Now that we’re out of the office - and have been for months - it’s time for a review of our post-pandemic professional practices.
We’ve all done a stellar job at adapting to this year’s circumstances. Each of us has been able to fall into an at-home business flow, still working together with the rest of the team even though we’re apart. This alone has been a major win. Before it actually happened, it might have sounded impossible: for entire teams to be in separate places but still working harmoniously.
I’m not a person who looks at accomplishments and walks away. Instead, I’m always looking to push the limits. Optimization, proficiency, and problem-solving are my passions, what can I say?
Looking at Zoom Fatigue
The biggest pain point I’ve observed (and experienced) throughout COVID’s work from home era is Zoom fatigue. I’ve written on this in the past, mostly covering ways that we can all prevent ourselves from feeling drained after hours of video conferencing.
But, lately, I’ve been thinking… are those hours of Zooming even necessary? They do facilitate an open stream of team communication, but if they are exhausting everyone, there’s an issue that needs to be solved. Lord, please help us!
The main thing that’s problematic about constant Zoom calls is that they’re long, distracting, and tiring — not to mention the “am I on mute” … Since we’re preoccupied with the video call, we’re not able to fully focus on our tasks at hand. Plus, we have to deal with the added burden of feeling depleted from being on the call. It seems like all-day Zooming makes team members less sharp.
It may not be terrible for everyone since we all have our own ways of dealing with WFH stressors. But, we need to think about what’s best for the group - even down to the individual level. Support has never been more important.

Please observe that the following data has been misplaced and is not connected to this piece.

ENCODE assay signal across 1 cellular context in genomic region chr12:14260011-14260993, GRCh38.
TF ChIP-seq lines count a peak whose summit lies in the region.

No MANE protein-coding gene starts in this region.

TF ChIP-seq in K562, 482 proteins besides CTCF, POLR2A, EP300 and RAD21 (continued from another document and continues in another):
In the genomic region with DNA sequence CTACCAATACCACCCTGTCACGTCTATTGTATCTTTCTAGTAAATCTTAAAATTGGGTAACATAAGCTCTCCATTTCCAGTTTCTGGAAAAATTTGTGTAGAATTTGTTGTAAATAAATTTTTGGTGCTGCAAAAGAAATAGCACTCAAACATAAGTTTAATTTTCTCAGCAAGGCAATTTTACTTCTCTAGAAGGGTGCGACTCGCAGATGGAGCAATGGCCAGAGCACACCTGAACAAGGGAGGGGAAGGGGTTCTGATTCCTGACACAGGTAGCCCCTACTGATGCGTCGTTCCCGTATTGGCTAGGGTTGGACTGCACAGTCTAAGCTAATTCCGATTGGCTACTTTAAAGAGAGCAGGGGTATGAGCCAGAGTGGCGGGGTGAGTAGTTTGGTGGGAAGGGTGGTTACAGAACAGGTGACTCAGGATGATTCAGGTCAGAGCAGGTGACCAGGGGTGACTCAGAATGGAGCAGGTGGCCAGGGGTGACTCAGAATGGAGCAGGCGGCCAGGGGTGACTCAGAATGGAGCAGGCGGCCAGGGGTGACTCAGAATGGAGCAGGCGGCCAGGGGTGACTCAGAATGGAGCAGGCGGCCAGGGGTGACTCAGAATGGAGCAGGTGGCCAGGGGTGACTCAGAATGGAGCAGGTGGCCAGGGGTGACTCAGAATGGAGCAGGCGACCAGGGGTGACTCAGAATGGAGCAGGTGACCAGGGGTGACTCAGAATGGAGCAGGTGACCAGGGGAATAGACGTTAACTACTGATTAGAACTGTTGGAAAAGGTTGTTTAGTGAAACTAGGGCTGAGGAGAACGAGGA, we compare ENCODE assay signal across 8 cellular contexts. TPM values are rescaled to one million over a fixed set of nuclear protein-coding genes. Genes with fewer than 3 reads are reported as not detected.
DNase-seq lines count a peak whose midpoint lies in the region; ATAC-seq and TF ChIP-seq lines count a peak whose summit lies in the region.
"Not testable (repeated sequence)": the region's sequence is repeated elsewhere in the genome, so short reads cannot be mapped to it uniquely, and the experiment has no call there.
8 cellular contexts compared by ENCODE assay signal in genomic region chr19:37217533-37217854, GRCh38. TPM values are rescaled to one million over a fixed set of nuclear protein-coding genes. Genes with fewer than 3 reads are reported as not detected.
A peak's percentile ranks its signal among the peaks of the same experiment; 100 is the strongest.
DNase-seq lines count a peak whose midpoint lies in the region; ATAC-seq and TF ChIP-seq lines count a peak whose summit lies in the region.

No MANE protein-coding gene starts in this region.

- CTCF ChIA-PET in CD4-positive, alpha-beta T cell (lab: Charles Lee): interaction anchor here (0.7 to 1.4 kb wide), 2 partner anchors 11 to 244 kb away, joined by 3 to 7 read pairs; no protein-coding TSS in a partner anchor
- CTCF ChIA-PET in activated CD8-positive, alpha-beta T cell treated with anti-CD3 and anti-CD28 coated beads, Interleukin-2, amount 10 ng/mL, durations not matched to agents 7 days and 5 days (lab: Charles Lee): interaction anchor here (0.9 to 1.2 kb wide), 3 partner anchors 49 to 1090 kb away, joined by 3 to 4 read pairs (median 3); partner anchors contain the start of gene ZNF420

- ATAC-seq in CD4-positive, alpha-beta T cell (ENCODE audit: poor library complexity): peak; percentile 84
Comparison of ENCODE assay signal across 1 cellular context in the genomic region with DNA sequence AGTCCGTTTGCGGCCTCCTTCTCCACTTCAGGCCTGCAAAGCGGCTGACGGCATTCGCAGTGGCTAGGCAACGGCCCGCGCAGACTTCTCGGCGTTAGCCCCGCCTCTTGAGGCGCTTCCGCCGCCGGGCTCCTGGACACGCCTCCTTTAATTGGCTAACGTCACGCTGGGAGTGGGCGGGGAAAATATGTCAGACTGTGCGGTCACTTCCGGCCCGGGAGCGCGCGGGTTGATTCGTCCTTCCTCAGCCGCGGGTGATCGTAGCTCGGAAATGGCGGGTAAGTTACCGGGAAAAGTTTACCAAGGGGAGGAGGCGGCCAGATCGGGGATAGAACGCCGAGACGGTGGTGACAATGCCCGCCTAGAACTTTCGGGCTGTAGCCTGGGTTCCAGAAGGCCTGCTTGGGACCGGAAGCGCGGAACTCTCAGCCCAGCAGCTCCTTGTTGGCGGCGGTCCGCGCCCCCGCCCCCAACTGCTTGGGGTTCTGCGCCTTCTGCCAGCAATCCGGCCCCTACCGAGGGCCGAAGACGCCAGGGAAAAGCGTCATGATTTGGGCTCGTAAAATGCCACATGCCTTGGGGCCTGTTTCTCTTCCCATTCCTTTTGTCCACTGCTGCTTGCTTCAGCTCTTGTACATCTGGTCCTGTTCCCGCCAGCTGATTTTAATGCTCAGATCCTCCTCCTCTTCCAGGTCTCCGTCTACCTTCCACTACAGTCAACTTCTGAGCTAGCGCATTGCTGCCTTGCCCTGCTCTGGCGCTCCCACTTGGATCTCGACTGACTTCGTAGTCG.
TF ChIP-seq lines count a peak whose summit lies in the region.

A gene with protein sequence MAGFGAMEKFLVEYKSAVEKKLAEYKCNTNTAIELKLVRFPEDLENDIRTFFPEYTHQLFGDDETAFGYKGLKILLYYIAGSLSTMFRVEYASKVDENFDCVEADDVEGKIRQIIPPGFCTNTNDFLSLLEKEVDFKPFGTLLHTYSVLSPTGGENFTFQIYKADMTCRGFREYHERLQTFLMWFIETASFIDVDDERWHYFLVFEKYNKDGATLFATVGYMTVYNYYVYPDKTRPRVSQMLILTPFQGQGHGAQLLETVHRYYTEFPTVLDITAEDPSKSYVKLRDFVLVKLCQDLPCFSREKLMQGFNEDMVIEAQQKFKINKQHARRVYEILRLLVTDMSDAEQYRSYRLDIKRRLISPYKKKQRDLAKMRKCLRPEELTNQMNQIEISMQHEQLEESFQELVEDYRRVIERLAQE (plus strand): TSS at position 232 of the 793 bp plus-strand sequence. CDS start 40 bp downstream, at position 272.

The problem isn’t talking and collaborating with our sphere. That’s a necessity. The problem is the way that we’ve been approaching this need.
A Possible Solution: Communication Bursts
My latest inspiration is the idea of the “communication burst.”
Instead of the all-day-every-day Zoom conferences, perhaps we’d do better if we briefly synced with teams at key points in the workday. Maybe having calls in the morning and then again at the end of the day would give team members the space to actually focus on our work in between meetings.
Why do football teams come together in the huddle before a game? It’s a brief encounter, but it’s powerful. Quickly coming together before tackling a challenge brings out the team spirit and collaborative energy - helping everyone do their best as an individual.
These small communication bursts are so effective that sports games literally revolve around them: teams coming together to strategize and then separating to enact the plan. Look at how coaches call timeouts to keep everyone on track, or how the whole point of halftime is to sync.
Even if it’s only ten minutes, or just to say good morning, jumping into a “Zoom huddle” will get everyone in resonance.
There’s a reason why companies spend billions on culture, spaces, and gatherings. Bonds are essential to professional success… and right now, we have the chance to review, improve, and find new solutions.